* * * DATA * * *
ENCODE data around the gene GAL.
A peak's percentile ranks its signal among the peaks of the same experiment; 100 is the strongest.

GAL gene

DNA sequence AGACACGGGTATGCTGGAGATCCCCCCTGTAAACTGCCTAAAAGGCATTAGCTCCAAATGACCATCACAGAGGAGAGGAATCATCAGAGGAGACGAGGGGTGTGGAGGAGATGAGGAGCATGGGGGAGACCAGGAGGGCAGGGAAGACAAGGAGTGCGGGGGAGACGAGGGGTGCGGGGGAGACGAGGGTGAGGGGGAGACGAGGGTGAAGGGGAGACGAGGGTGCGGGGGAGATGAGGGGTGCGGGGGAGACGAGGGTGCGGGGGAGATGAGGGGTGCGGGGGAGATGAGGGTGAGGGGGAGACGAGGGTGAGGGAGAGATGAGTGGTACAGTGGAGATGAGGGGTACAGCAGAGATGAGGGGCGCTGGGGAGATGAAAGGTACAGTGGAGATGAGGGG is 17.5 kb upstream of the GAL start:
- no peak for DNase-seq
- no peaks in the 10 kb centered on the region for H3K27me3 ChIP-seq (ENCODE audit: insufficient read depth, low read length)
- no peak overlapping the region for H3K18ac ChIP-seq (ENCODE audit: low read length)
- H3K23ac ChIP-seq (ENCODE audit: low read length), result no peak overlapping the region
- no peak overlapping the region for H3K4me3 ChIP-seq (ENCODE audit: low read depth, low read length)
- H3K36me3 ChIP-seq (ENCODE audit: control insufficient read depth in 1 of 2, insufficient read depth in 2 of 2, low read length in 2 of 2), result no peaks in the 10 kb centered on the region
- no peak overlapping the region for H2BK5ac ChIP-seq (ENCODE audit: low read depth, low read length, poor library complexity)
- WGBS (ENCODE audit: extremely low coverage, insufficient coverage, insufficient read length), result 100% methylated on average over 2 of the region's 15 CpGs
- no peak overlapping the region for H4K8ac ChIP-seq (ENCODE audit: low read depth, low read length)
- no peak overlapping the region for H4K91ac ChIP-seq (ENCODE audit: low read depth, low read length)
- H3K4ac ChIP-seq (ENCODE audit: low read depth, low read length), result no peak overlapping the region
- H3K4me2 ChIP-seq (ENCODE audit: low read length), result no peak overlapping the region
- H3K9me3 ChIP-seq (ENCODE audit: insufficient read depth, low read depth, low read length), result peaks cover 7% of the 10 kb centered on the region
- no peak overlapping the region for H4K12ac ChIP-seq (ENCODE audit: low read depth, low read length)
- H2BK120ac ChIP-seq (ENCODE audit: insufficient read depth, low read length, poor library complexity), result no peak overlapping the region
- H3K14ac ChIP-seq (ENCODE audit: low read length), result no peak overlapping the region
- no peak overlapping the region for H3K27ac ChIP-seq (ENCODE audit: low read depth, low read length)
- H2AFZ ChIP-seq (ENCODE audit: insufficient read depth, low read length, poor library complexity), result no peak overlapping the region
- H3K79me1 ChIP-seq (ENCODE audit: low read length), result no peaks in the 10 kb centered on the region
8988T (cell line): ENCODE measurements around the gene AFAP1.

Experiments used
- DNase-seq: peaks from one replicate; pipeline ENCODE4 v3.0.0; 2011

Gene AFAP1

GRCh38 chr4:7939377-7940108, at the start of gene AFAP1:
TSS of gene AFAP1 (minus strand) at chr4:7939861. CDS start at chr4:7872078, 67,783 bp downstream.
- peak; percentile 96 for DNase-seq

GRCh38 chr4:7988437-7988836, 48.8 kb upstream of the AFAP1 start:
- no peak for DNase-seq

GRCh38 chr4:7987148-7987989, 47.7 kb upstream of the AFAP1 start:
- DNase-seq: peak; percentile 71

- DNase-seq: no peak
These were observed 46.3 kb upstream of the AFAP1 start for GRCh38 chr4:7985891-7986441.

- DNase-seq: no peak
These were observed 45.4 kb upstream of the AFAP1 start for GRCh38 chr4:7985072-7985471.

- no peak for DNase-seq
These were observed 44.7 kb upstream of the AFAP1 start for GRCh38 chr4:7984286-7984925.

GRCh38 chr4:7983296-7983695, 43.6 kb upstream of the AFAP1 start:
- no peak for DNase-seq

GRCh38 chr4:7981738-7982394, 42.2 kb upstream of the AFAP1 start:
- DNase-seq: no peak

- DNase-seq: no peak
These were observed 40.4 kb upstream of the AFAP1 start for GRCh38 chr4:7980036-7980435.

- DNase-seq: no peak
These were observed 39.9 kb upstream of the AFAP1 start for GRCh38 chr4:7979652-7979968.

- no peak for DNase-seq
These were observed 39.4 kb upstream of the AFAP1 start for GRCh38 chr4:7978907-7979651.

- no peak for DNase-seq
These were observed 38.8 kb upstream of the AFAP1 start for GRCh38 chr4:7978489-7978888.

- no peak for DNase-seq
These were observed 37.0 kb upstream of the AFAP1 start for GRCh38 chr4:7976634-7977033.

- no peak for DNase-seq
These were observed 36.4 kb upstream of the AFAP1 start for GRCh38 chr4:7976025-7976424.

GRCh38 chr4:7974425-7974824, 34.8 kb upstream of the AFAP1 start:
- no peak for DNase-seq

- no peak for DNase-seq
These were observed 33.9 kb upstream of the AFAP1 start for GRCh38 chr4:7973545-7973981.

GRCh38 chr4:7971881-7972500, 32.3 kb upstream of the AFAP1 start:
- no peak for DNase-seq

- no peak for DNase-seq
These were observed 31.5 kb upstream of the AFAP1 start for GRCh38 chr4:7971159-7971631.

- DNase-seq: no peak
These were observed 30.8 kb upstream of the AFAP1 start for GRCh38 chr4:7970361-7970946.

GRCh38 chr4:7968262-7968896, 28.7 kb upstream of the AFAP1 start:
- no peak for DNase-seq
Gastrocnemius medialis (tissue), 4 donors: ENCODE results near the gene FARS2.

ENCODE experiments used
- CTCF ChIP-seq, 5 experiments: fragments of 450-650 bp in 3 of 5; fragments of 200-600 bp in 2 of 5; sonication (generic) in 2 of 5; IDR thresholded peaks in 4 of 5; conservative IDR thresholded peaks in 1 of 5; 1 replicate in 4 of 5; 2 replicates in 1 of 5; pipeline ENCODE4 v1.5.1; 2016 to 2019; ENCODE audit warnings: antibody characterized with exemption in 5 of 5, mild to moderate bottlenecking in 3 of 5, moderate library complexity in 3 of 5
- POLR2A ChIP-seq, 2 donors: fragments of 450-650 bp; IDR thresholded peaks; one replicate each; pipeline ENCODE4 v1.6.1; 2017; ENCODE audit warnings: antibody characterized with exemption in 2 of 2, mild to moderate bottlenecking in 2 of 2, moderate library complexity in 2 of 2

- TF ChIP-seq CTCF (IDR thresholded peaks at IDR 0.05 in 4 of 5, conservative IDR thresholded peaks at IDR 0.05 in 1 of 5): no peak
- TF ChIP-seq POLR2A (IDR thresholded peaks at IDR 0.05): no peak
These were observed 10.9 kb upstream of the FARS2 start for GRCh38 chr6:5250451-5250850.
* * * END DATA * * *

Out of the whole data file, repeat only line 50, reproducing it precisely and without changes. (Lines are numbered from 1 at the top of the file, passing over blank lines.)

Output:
These were observed 39.4 kb upstream of the AFAP1 start for GRCh38 chr4:7978907-7979651.